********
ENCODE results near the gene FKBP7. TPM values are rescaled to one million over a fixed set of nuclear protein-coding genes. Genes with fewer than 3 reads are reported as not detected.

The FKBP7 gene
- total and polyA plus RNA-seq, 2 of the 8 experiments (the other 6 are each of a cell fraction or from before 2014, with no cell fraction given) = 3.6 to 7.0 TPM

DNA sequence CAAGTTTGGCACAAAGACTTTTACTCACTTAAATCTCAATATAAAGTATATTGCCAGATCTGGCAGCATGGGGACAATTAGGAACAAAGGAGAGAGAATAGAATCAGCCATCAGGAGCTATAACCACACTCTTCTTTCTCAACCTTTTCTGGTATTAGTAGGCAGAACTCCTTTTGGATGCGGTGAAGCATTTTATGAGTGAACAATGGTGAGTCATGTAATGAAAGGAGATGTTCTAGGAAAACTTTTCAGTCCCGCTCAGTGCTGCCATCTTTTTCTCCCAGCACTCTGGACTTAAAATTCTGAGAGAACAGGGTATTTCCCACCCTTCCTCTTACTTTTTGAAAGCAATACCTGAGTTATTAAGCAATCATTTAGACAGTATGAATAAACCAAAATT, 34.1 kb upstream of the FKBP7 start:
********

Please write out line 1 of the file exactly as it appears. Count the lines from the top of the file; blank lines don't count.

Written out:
ENCODE results near the gene FKBP7. TPM values are rescaled to one million over a fixed set of nuclear protein-coding genes. Genes with fewer than 3 reads are reported as not detected.